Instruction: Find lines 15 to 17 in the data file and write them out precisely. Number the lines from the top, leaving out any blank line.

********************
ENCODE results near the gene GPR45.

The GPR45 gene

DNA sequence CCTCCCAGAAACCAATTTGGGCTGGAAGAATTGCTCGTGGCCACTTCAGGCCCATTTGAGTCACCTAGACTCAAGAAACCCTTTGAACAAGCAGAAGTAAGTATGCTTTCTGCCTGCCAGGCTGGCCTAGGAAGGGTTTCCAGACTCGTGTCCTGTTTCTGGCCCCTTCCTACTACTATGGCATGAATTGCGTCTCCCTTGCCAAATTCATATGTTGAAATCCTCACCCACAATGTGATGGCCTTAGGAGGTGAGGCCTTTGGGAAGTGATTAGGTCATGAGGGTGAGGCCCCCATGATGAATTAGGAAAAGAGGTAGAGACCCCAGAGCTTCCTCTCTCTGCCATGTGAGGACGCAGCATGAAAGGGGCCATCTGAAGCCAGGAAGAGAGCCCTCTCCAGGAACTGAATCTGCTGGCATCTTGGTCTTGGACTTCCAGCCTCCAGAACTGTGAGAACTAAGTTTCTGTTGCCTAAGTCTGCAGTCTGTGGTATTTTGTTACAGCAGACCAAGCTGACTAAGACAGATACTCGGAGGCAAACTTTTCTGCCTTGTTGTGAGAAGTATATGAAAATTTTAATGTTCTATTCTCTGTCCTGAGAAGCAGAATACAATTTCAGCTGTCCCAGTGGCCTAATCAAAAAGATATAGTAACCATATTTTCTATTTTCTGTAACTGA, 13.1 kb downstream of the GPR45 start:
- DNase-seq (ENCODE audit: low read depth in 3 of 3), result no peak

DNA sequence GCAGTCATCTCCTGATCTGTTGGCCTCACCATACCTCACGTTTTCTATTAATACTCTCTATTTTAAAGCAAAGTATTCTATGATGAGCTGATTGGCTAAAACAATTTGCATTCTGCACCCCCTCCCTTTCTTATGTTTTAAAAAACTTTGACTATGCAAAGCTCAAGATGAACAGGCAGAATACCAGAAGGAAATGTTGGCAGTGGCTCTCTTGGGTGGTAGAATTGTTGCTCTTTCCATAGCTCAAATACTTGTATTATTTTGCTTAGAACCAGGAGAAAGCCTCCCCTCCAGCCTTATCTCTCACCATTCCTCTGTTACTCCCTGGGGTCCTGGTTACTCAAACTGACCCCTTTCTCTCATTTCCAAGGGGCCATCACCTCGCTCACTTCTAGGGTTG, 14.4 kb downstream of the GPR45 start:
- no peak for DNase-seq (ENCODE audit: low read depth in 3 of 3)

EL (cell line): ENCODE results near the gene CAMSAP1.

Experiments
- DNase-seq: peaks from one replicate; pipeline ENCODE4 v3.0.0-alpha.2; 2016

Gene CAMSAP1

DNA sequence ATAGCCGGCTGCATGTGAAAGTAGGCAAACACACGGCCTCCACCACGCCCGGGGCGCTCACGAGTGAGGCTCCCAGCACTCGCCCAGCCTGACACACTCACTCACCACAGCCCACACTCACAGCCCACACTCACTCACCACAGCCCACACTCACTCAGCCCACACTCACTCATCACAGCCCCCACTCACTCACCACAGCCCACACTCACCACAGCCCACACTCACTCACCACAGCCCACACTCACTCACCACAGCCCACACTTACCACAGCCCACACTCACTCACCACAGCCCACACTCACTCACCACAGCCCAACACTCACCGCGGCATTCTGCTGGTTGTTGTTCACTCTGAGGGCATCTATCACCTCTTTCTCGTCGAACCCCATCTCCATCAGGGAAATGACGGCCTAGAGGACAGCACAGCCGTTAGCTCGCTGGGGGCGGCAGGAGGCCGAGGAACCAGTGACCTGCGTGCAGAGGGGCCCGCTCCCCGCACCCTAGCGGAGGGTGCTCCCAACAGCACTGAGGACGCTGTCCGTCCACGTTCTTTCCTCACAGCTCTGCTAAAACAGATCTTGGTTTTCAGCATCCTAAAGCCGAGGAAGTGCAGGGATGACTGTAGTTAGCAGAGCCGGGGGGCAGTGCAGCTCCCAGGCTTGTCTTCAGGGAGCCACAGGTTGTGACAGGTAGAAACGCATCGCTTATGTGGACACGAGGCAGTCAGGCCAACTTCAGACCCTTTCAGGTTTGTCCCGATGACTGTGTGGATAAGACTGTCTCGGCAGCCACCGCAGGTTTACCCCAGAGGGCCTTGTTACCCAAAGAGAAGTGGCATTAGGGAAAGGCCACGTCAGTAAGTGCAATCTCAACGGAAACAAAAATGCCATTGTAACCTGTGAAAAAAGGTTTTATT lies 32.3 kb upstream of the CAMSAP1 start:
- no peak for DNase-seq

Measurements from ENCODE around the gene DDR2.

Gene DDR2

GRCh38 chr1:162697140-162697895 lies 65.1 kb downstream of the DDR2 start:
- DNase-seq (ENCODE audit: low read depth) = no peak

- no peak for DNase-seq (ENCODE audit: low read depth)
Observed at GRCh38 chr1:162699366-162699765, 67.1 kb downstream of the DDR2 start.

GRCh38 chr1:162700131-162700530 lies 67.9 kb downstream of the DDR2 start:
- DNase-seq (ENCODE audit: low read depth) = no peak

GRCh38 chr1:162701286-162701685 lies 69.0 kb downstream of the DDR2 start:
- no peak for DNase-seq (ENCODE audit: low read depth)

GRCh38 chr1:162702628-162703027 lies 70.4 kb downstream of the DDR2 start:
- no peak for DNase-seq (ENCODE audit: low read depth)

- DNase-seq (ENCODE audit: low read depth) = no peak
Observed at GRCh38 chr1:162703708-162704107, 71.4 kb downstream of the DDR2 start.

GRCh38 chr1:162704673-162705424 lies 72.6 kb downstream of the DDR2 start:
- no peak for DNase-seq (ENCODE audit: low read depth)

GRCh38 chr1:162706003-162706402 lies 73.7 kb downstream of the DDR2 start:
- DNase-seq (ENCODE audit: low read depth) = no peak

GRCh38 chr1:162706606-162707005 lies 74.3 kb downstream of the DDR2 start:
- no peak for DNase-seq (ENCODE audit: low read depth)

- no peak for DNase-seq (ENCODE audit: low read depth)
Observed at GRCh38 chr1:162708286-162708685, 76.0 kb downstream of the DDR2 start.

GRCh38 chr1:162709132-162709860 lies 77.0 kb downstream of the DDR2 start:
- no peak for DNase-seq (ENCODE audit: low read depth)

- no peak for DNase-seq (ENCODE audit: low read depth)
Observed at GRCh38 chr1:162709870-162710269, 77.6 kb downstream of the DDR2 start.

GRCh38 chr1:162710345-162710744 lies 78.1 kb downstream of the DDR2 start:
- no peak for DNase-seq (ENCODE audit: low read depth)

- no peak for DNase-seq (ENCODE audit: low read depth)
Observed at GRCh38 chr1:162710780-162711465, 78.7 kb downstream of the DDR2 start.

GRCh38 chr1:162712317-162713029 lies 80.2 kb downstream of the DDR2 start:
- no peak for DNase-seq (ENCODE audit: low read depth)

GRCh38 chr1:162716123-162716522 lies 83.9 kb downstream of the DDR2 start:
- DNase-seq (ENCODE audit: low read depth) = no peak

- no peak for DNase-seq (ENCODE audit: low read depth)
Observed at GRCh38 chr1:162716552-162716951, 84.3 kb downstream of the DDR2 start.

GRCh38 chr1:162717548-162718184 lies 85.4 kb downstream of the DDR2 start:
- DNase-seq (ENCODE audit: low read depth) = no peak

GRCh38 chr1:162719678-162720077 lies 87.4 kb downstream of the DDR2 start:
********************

GRCh38 chr1:162697140-162697895 lies 65.1 kb downstream of the DDR2 start:
- DNase-seq (ENCODE audit: low read depth) = no peak

- no peak for DNase-seq (ENCODE audit: low read depth)